asda coffee

 The report claims that many consumers are confused about what to do with their coffee cup and its dregs

Environment secretary Andrea Leadsom is in hot water today over the controversial decision to exclude coffee cups from an anti-litter taskforce in what has been dubbed a ‘latte litter let-off’.

Under the new Government Litter Strategy for England, Leadsom and co have outlined plans to reduce the £800m burden of litter clean-up costs. The strategy includes creating an ‘anti-litter culture’, doubling the fines for those caught undertaking the antisocial behaviour and helping councils to update the ‘binfrastructure’ to make it easier for the nation to dispose of their rubbish.

Sounds okay, doesn’t it? But many are up in arms about the omission of coffee cups, with the taskforce instead said to be focusing on cigarette ends, fast food packaging and plastic bottles.

Before the nation grabs its pitchforks, let’s take a step back. Research by Frugelpac, which claims to have created a ‘revolutionary’ paper coffee cup, found that only one in every 400 coffee cups are recycled. With more than 2.5 billion takeaway cups disposed of in the UK every year, that equates to a lot of cups heading for the local landfill or energy-from-waste plant.

Mixed recyclables

But increasing the number of bins on high streets across the country isn’t going to solve this problem. For starters, coffee cups aren’t recyclable – at least not as part of a mixed recyclables collection. They need to be collected separately from other materials, and currently only two pulping facilities in the UK can process them as the thin layer of plastic film needs to be split from the paper.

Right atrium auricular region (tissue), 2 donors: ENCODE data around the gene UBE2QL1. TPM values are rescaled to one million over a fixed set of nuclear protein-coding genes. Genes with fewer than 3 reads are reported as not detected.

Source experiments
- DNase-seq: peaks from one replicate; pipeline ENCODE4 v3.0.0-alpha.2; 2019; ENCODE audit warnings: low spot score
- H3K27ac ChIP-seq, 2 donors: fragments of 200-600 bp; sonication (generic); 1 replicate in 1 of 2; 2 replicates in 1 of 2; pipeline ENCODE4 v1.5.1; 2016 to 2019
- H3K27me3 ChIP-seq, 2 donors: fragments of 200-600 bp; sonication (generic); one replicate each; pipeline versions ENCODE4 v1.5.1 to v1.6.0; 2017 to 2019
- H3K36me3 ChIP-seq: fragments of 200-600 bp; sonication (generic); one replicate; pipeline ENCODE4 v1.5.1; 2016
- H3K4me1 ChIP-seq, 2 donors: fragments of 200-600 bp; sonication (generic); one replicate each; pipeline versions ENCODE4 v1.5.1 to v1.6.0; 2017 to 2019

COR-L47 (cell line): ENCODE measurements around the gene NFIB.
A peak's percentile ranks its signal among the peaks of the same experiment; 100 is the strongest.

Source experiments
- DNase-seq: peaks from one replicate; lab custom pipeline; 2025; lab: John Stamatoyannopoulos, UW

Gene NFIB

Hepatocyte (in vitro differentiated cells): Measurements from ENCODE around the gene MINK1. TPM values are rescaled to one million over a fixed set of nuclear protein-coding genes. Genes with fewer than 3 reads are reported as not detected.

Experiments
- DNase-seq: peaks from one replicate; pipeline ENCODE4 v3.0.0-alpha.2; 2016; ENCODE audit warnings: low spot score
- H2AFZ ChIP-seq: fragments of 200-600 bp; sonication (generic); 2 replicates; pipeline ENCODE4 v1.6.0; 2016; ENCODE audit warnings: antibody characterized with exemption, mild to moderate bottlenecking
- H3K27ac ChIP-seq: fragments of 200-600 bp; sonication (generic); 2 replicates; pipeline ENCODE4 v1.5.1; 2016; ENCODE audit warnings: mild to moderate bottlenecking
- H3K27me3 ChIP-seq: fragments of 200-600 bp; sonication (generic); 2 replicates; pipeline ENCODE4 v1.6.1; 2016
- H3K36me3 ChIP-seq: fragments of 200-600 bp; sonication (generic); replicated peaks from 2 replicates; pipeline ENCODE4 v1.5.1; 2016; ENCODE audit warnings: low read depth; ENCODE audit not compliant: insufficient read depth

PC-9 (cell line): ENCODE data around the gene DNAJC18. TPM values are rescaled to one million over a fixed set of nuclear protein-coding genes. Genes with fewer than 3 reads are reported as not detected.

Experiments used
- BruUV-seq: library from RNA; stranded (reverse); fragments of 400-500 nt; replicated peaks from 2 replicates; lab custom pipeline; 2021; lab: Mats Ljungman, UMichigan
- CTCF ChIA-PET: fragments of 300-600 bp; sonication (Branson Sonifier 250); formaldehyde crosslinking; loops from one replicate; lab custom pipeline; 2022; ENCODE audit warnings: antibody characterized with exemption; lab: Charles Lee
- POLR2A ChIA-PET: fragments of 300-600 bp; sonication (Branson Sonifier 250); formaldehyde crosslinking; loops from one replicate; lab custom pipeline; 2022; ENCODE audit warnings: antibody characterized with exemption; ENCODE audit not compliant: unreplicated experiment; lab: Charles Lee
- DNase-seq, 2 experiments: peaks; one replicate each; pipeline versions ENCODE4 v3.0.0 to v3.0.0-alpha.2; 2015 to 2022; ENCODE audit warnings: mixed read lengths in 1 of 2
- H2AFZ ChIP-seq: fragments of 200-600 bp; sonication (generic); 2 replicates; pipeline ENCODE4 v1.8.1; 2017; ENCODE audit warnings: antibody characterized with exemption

That would mean a whole lot more specialist bins, and bin lorries, up and down the country, with the cups potentially travelling hundreds of miles just to be recycled. It’s unlikely to pay off environmentally or financially.

On top of this, as reported by The Grocer earlier today, many consumers are confused about what to do with their coffee cups. Half believe they are already being recycled, leading to contamination of loads collected for recycling, while only 10% use the specialist in-store recycling bins. Plus, the inherent on-the-go nature of coffee means the latter isn’t really a practical solution.

Perhaps reinventing the wheel – or in this case the coffee cup – could work. There are a few interesting, and wholly recyclable options out there: ones that, the creators claim, involve collection as part of a standard recycling round. But making this work would require buy-in by the coffee chains to really make an impact.

Ultimately, a more fundamental move away from throwaway culture could pay dividends (and save Brits money on their morning caffeine hit). Pret and Paul have just unveiled discounts for customers using reusable coffee cups, something the likes of Costa and Starbucks already practice. But few chains actually sell the cups in store.

A government policy isn’t going to be a silver bullet for the nation’s coffee cup recycling problem. Commitment from all parties – consumers, manufacturers, retailers, government – is required.